Almost immediately there were calls for the sharks to be hunted and shot, although Peterson's family said they wanted the enormous creatures left alone.
States with nets in place immediately said Peterson's death could not have happened in their waters.
The New South Wales fisheries minister, Ian Macdonald, believes netted beaches are safer beaches for swimmers, surfers, divers, and snorkelers.
"In the years prior to the implementation of this project, there was virtually a death every year from shark attack," Macdonald said.
"Without the nets I guess it would be safe to assume that there would be a higher death rate among swimmers."
But Macdonald and his Queensland counterpart are criticized by the Humane Society International, an environmental group that has staged a long campaign against the nets.
Humane Society activist Nicola Benyon said the nets should at least be removed in Australia's winter months to avoid the regular entanglement of migrating humpback whales along Australia's eastern coastline.
"The Queensland and New South Wales shark-control programs kill hundreds of innocent marine animals every year, many of them threatened species," Benyon said.
"There are alternatives to the destructive nets and [baited hooks]."
Of particular concern is the grey nurse shark, a smaller, less predatory shark living off the coast of New South Wales and Queensland. Its numbers have plummeted to around 300.
Barry Bruce, a marine biologist with the Australian government Commonwealth Science and Industry Research Organisation (CSIRO), said very little is known about sharks and that such ignorance can breed unnecessary suspicion among humans.
To try to increase knowledge of the little-studied creatures, Bruce is part of a team monitoring the progress of four tagged white sharks in South Australia.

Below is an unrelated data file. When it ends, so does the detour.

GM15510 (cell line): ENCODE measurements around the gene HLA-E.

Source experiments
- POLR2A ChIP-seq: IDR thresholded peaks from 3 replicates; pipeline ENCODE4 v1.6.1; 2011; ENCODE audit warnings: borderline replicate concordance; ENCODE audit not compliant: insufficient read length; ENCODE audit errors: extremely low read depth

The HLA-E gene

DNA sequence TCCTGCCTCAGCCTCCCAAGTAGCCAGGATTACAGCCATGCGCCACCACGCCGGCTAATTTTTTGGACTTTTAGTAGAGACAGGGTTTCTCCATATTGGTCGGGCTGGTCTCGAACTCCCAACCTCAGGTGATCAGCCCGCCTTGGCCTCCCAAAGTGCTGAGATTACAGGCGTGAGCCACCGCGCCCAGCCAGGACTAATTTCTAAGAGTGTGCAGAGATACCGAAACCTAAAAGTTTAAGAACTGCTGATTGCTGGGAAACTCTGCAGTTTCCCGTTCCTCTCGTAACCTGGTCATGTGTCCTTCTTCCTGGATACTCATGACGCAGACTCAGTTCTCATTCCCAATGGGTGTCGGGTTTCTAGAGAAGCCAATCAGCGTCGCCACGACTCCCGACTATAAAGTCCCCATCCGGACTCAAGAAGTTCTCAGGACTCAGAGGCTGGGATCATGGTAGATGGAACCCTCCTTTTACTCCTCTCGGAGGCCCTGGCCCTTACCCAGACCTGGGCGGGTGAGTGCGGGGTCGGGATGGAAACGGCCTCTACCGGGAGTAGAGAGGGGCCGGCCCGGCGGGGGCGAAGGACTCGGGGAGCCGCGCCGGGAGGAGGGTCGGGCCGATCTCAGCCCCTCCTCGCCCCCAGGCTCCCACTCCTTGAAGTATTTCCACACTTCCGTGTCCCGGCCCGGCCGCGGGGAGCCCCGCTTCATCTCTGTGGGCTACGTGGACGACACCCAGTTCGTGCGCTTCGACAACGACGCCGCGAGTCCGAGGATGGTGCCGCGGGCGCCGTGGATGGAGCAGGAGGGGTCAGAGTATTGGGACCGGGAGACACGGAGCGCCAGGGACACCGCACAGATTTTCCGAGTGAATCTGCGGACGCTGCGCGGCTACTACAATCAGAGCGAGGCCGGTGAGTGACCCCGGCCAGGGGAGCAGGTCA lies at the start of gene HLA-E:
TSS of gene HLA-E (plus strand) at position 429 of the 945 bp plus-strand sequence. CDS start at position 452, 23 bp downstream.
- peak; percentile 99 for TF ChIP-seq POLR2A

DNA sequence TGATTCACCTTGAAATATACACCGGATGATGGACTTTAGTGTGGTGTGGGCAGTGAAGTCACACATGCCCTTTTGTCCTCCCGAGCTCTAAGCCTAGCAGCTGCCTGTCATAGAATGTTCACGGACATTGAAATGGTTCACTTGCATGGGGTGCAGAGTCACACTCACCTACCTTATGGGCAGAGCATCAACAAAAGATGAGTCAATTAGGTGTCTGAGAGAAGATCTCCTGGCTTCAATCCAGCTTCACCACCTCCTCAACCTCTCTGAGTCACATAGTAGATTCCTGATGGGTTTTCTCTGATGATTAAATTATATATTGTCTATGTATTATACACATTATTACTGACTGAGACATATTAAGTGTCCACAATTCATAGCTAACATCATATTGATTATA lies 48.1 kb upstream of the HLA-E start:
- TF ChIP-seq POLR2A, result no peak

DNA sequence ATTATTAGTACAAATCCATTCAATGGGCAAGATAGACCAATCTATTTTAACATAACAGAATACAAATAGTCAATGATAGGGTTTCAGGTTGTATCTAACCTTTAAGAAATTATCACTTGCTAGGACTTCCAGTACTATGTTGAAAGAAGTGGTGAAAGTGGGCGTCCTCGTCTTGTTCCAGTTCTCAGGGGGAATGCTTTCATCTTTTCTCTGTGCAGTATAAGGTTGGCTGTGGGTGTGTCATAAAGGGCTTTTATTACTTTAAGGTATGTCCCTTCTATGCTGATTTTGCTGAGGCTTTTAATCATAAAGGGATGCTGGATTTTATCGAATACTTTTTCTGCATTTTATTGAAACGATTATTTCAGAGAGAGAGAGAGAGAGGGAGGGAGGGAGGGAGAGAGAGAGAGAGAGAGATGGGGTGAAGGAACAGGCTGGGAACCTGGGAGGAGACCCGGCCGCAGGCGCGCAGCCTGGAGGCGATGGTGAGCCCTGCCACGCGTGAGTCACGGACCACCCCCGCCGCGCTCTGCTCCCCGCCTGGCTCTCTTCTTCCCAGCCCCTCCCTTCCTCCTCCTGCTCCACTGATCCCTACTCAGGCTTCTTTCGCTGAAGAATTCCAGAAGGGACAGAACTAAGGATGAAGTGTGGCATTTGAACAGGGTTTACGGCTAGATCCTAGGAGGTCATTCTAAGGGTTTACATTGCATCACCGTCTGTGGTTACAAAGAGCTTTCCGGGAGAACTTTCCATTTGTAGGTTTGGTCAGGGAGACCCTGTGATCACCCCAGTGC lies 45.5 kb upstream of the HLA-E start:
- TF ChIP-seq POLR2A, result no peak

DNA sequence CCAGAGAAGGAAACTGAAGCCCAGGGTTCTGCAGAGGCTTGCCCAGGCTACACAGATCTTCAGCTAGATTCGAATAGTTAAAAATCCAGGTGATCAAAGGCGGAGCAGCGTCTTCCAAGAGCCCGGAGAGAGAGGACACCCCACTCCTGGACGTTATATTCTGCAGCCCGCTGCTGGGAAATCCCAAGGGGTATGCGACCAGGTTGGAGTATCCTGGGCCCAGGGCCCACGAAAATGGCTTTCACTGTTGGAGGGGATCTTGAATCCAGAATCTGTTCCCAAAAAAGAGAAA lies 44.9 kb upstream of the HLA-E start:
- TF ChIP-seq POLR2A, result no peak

The sharksnamed Rolf, Bomber, Michael, and Sam Cwere fitted with tracking tags at North Neptune Island near Port Lincoln, South Australia, late last year.
The male sharks are nearly 13 feet (4 meters) long and weigh up to 1,100 pounds (500 kilograms). They traveled between 310 and 430 miles (500 and 700 kilometers) during the first three weeks of the monitoring program.
"Managing the impact of human activities on white sharks in Australian waters is a complex challenge, combining the interests of public safety, commercial and recreational fishing, tourism, and conservation," Bruce said.
"But information on the status and behavior of white sharks in Australian waters is limited and often speculative. We're addressing this information gap on white sharks through research that examines their movement patterns, linkages between populations and favored habitats, and their biological characteristics."
CSIRO has been tagging and tracking white sharks since 2000. Migration and some behavioral patterns have started to emerge.
"[White sharks] seem to spend extended periods in one area when food resources are available, then make relatively rapid and directed movement away, presumably in response to food availability or reproductive cues," Bruce said.
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